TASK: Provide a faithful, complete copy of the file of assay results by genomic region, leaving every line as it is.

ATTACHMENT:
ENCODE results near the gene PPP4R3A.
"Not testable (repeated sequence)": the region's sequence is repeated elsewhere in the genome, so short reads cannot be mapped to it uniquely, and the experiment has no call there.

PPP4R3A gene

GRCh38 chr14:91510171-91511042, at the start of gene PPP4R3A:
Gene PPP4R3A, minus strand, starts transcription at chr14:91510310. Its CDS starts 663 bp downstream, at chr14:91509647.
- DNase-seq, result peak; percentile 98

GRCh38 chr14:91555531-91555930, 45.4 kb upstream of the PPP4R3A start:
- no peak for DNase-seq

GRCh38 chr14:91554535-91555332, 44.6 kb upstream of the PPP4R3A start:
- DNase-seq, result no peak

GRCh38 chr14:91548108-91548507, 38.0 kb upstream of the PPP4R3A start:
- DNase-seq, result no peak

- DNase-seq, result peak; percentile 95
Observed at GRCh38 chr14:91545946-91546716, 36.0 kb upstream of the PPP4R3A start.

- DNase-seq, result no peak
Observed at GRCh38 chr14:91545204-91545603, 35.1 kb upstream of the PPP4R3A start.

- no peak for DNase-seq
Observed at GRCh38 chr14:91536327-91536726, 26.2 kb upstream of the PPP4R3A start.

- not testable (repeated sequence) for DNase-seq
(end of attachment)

ENCODE results near the gene PPP4R3A.
"Not testable (repeated sequence)": the region's sequence is repeated elsewhere in the genome, so short reads cannot be mapped to it uniquely, and the experiment has no call there.

PPP4R3A gene

GRCh38 chr14:91510171-91511042, at the start of gene PPP4R3A:
Gene PPP4R3A, minus strand, starts transcription at chr14:91510310. Its CDS starts 663 bp downstream, at chr14:91509647.
- DNase-seq, result peak; percentile 98

GRCh38 chr14:91555531-91555930, 45.4 kb upstream of the PPP4R3A start:
- no peak for DNase-seq

GRCh38 chr14:91554535-91555332, 44.6 kb upstream of the PPP4R3A start:
- DNase-seq, result no peak

GRCh38 chr14:91548108-91548507, 38.0 kb upstream of the PPP4R3A start:
- DNase-seq, result no peak

- DNase-seq, result peak; percentile 95
Observed at GRCh38 chr14:91545946-91546716, 36.0 kb upstream of the PPP4R3A start.

- DNase-seq, result no peak
Observed at GRCh38 chr14:91545204-91545603, 35.1 kb upstream of the PPP4R3A start.

- no peak for DNase-seq
Observed at GRCh38 chr14:91536327-91536726, 26.2 kb upstream of the PPP4R3A start.

- not testable (repeated sequence) for DNase-seq